An intelligent, elegant call to action in the defense of fresh water.

Porter (History/St. Edward’s Univ.) addresses the legal, social, economic and environmental consequences of our present water rights system, a serious disaster in the making.

Although the author focuses his investigation on the fresh water situation in Texas, his arguments are widely applicable. Simply put, there is a finite amount of fresh water on the planet, timelessly moving through the hydrologic cycle, which is too often being hogged by irrigators or befouled by one form of human use or another. Porter approaches the water issue from two angles: how to secure a sustainable water-use system and how water is going to impinge on the value of real estate. Each state has laws regarding who owns water: surface water, as in water moving through a course; diffused surface water, as in water that runs off a roof and over the ground in an undefined pattern; and aquifers and underground pools. But water is fugitive, always in motion and vexatious to lawmakers since it rarely stays still long enough to tag it with ownership rights. Porter ably describes the looming crisis. Without specific regional water plans—determining demand, supply, social and economic impacts, strategies and options to meet growing needs, and all the infrastructural requirements to maximize water use—shortages are a given. How are we going to balance common good with private right? Anyone upstream is at an advantage; anyone with a large-capacity pump can command a greater share of the aquifer. Without use laws in place, things will get nasty quickly. Porter has an easy, professorial voice, eschewing hysterics but providing a cautionary note that carries a weight of understanding and experience. He also gives advice about simple lifestyle changes to conserve water: from showering and brushing your teeth to dripping faucets and low-flow toilets, dishwashers and dishwashing detergent.

An intelligent, elegant call to action in the defense of fresh water.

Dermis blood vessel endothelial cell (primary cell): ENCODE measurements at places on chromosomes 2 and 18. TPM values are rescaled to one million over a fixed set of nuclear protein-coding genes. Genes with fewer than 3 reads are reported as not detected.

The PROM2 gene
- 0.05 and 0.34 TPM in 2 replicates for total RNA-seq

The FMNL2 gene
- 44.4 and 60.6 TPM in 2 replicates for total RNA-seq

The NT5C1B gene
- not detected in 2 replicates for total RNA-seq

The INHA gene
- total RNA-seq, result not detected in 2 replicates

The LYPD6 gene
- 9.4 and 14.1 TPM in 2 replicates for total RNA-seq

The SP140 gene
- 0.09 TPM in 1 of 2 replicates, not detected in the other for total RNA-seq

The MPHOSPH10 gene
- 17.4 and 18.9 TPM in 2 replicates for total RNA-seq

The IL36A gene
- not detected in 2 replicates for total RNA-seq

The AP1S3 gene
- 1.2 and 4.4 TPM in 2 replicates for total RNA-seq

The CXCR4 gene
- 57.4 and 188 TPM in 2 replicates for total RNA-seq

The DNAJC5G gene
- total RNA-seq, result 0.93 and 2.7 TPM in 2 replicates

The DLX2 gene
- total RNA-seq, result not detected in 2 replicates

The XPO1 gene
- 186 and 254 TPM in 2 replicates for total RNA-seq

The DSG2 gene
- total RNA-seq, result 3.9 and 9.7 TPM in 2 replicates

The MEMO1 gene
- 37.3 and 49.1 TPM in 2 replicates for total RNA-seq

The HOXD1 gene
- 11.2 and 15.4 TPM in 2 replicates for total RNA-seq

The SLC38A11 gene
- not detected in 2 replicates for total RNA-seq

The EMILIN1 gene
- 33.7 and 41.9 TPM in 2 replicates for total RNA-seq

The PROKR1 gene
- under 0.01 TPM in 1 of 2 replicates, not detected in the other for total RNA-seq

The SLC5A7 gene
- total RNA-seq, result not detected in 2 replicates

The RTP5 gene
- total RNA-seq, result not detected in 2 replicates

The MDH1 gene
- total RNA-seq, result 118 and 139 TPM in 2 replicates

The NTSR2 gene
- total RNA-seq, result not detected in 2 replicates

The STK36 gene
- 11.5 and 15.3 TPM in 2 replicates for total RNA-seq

Pub Date: May 31, 2014

ISBN: 978-1-62349-137-6

Page Count: 240

Publisher: Texas A&M Univ.

Review Posted Online: April 1, 2014

Kirkus Reviews Issue: April 15, 2014



Striking research showing the immense complexity of ordinary thought and revealing the identities of the gatekeepers in our...

A psychologist and Nobel Prize winner summarizes and synthesizes the recent decades of research on intuition and systematic thinking.

The author of several scholarly texts, Kahneman (Emeritus Psychology and Public Affairs/Princeton Univ.) now offers general readers not just the findings of psychological research but also a better understanding of how research questions arise and how scholars systematically frame and answer them. He begins with the distinction between System 1 and System 2 mental operations, the former referring to quick, automatic thought, the latter to more effortful, overt thinking. We rely heavily, writes, on System 1, resorting to the higher-energy System 2 only when we need or want to. Kahneman continually refers to System 2 as “lazy”: We don’t want to think rigorously about something. The author then explores the nuances of our two-system minds, showing how they perform in various situations. Psychological experiments have repeatedly revealed that our intuitions are generally wrong, that our assessments are based on biases and that our System 1 hates doubt and despises ambiguity. Kahneman largely avoids jargon; when he does use some (“heuristics,” for example), he argues that such terms really ought to join our everyday vocabulary. He reviews many fundamental concepts in psychology and statistics (regression to the mean, the narrative fallacy, the optimistic bias), showing how they relate to his overall concerns about how we think and why we make the decisions that we do. Some of the later chapters (dealing with risk-taking and statistics and probabilities) are denser than others (some readers may resent such demands on System 2!), but the passages that deal with the economic and political implications of the research are gripping.